to acetazolamide against the adverse effects of altitude? After three such anecdotal experiences, Iím beginning to think so.
Any volunteers for a 14ers.com randomized controlled study? : )
Meanwhile, Bobby is still sawing logs. Iím thinking the six hours we have planned to K2 might be just a tad optimistic, so, with a little guilt and
trepidation, I rouse him. By 4:00 am, weíre hoofing it, an hour earlier than planned. Optimism is a good thing... An early start is even better.
Finding nearly dry conditions the night before has us hopeful on the morning of our big slog.
Although we have great conditions down low, the wind-blown snow higher up is hell-bent to wrench our pace. In the dark we miss the drop back into
the west Snowmass drainage; Bobby has been up this approach once before, and turns us back before we go too far amuck. The drainage is a mass
of downed timber, logs, branches, sugar snow, ice, and windslab. Bobby says that in summer, there is a trail through all this, so I figure we must
be paralleling the correct route. Itís hard to tell in the dark, but we know the general direction, so we push on. Sometimes the little doggies know
an old route or the firmest line; I try to follow the pup tracks.
Betting on the dogs.
Gone with the Wind: The approach bares its teeth, breaking unpredictably.
Gravy down low; earning our keep higher up.
The Bobby machine.
Trenching made easy in 50,000 simple steps.
By first light, weíre up near the head of the west Snowmass drainage. The windslab becomes unreliably breakable and we take turns postholing our way
to the head of the drainage and around the top to the right, and out toward Moon Lake. Just above treeline thereís some slab that seems sketchy to me.
Bobby feels ok with it, giving me temporary relief from my snowpack anxiety disorder. At least, until I trigger the first WHUMPH! The saving grace is
that weíre on no more than perhaps a 25 degree slope, and weíre just about off the stuff. At least I have confirmation that my anxiety disorder is
functional, if not organic. Ah, hereís Moon Lake. This is good.
...alternating with deposition.
We try to stay in the rocks through here.
The sun is up, but not on us. I spy the Capitol-Daly saddle and get excited. Iíd been worried what the boulderfield might be like, and find it pleasantly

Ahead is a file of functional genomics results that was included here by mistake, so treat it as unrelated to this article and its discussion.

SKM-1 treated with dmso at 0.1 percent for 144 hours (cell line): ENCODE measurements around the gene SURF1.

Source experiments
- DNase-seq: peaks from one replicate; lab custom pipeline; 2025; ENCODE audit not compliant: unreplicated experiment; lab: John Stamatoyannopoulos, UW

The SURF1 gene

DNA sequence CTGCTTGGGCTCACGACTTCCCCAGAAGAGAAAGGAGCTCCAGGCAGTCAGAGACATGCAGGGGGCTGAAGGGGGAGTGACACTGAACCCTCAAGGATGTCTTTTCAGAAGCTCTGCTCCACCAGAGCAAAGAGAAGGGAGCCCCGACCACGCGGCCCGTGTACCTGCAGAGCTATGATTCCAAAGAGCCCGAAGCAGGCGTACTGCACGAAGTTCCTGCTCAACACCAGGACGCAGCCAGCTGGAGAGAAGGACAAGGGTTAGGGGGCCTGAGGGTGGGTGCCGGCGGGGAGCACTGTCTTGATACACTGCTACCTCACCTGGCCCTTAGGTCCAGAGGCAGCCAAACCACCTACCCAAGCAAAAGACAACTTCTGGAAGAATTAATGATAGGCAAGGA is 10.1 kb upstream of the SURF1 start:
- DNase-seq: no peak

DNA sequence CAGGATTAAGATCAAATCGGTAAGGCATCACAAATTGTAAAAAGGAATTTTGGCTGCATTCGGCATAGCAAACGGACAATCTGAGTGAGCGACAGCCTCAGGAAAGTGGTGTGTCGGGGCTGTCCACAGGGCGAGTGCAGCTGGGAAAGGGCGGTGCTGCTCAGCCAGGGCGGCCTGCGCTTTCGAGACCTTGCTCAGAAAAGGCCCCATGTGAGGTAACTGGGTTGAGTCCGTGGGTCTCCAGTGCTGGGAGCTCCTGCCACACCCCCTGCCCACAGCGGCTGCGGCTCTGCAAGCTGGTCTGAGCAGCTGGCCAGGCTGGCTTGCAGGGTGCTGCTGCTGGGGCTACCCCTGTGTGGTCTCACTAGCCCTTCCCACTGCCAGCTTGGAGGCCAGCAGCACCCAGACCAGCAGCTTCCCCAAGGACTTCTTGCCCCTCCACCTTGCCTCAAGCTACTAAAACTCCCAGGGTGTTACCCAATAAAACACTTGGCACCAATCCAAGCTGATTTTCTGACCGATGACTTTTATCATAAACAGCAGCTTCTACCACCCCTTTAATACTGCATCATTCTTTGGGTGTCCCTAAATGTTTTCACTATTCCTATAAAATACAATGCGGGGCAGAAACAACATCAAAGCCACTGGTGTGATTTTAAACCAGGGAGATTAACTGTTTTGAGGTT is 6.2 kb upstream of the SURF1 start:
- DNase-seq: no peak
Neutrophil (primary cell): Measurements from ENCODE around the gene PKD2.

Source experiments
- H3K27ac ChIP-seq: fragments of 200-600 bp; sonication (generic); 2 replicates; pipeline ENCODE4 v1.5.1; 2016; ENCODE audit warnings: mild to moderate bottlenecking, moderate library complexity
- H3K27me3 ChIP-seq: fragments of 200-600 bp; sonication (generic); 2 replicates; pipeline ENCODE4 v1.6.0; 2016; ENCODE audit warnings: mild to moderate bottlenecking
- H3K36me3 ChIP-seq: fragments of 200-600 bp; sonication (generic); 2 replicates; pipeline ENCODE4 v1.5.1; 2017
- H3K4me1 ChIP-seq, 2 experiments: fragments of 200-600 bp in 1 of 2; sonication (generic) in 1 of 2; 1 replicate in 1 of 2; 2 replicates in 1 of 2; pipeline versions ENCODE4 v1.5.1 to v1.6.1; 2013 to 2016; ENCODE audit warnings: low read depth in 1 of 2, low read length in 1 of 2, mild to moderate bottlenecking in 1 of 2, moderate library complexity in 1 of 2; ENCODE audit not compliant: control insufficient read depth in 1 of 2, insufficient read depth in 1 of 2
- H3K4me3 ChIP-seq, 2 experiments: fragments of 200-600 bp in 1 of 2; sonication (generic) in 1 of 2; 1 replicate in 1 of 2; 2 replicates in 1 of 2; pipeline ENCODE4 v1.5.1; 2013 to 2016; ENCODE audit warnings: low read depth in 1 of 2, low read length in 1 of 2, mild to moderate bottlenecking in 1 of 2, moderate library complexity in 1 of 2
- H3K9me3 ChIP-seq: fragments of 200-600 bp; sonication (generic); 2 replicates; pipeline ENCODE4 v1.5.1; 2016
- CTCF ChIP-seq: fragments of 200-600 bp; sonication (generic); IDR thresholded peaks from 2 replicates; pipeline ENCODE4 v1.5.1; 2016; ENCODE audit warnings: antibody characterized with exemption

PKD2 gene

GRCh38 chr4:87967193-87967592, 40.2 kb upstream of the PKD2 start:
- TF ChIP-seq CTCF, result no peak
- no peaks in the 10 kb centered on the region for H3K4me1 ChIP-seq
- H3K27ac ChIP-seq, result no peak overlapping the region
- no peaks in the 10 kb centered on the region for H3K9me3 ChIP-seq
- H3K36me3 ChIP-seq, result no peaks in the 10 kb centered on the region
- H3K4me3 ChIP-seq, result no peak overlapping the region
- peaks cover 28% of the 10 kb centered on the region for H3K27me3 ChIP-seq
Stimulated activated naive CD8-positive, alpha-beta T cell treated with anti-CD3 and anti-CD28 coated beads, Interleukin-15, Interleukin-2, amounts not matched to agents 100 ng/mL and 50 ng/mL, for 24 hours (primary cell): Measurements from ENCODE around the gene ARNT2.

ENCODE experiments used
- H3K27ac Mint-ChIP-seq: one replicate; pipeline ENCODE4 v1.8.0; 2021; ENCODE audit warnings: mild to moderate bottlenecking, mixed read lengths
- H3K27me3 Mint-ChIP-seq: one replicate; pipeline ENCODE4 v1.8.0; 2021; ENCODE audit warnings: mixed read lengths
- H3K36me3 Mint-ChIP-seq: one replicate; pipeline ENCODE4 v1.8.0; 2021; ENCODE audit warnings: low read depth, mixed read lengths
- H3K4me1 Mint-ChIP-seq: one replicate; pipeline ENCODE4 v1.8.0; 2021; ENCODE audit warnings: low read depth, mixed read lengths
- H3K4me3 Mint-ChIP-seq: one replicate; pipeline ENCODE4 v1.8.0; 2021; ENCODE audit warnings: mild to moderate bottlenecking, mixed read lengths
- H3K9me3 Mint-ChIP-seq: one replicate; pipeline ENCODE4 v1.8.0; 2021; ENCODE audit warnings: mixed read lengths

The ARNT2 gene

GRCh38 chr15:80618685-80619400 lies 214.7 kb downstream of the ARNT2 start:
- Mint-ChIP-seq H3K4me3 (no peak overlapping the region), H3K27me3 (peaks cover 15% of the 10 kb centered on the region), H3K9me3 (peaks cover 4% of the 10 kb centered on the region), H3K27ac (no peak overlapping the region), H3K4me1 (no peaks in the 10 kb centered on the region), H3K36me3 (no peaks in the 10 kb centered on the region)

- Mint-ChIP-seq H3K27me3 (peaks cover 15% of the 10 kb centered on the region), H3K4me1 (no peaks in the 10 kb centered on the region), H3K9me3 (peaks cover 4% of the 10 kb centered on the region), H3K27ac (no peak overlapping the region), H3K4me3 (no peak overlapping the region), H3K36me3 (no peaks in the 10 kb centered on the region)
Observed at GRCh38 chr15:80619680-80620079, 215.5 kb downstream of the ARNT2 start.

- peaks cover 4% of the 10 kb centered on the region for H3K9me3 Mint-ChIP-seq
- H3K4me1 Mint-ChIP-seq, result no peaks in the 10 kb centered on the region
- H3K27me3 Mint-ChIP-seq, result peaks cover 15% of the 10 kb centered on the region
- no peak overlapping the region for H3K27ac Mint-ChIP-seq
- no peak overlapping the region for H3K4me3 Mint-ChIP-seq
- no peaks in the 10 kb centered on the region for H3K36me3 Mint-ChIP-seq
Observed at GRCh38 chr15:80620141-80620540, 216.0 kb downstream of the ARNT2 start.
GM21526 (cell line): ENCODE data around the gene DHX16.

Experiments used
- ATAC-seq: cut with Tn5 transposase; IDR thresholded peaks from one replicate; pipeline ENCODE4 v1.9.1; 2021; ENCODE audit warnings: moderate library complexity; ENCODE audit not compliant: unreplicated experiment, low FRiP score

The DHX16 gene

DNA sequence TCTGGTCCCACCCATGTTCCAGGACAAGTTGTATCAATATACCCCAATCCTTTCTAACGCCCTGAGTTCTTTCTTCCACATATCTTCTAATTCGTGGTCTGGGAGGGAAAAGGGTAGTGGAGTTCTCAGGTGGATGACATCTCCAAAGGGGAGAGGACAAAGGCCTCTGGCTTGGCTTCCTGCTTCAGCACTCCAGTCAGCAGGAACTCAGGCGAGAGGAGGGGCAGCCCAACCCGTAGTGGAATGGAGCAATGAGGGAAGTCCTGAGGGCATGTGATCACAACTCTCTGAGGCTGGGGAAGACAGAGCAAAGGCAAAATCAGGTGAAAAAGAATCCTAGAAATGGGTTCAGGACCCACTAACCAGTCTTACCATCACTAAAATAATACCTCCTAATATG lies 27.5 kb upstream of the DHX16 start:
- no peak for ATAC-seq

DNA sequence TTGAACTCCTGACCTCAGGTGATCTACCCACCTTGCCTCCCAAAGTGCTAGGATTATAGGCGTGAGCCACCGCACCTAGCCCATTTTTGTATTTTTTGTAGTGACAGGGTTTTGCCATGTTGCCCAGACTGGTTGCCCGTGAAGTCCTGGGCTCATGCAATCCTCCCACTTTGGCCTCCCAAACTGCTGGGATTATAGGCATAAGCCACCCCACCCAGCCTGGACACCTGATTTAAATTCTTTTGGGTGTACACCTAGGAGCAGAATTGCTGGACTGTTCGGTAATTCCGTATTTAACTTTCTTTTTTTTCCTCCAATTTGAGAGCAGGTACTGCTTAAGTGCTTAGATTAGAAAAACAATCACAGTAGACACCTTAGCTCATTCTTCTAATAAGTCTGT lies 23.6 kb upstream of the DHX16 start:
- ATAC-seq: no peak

more negotiable this time of year. The wind has at least bestowed a few benefits. We stay on top most of the way to K2. The Clark-K2 ridge is gorgeous.
Many will recognize the Capitol-Daly saddle, below which the Moon Lake approach merges with the Capitol Creek approach.
Winter light can be etherial.
It's much easier to negotiate these boulders when they're not there.
First view of K2. We find the rock cairn at lower left a little superfluous.
Daly in the background.
K2 in winter.
We get to the PLB overlook, take a break, and assess our route. To me, itís looking pretty good. As we don gear, I learn Iíve made a packing error.
We have the 8.5mm x 60m Mammut, instead of the lighter 8.1mm x 60m PMI. But now that weíve got it here, this is even better, as it is a stronger
rope, and more resistant to failure over a sharp edge. Iíve also brought a full set of stoppers, an old set of rigid-stem Friends (from Jimís smithsonian
collection, circa 1983 Ė donít laugh, theyíre lighter than modern-day cams,) and a rack of dyneema runners and ultralight biners. We gear up with
harnesses and crampons, stash some unneeded items, and get started.
View from the overlook just below K2 on the Clark-K2 ridge.
The winter beauty is unreal.
The Clark-K2 overlook affords views of the expansive PLB as well as the SW aspect of the Capitol Peak summit ridge.
Jamming up K2 in crampons, unroped, is a blast. Itís great to be back rockiní in Ďpons! As we come across the top and start the backside downclimb,
ecstasy sets in. I'm firmly in the zone. Joyful, intense focus.
Everything is going according to plan. Weíre less than 500 feet from the summit, itís Noon, we have great conditions, the day is warm, the temps are
in the low thirties, and there is no wind. We have a three-quarter waxing moon on the rise, which will be high in the sky by sundown. I canít wait
to get to the knife-edge and get roped up.
"You got it, Bobby! Stay with it, man!!"
A happy dude.
But as we make our way from K2 across the ridge to the knife-edge, I notice Bobby begins looking a bit pallid. I ask him to get some photos.
Iím puzzled at his response. He says heís not taking any photos and just wants to hurry up and get the summit. This is a distinct change in my partnerís
demeanor; he isnít exhibiting any signs of altitude dysfunction, but my antennae are definitely up.
Downclimbing the "back side" of K2.
I turn to our first sketchy section. The right side is sheer. The left side is covered in poor sugar snow, but the top is a solid edge. I hold on to the top
with both hands, occasionally brushing snow off holds, while traversing across. I know feet are going to be unreliable on this section, but hands are solid.
Iím sticking front points into the snow, and predictably, the snow crumbles in places. Itís not a big concern because hands are good, though after getting
across this short section and back onto firmer ground, Iím thinking itís getting time to rope up.
That's Capitol Lake down there, about one step left and 2000 feet below.
I look back and Bobby is having second thoughts. He tells me heís uncomfortable with the snow. I tell him to toss an end of the rope; Iíll set an anchor,
and bring him across. Heís uncomfortable with the idea, so I reverse the section, still unroped. Iím a little more impressed with the difficulty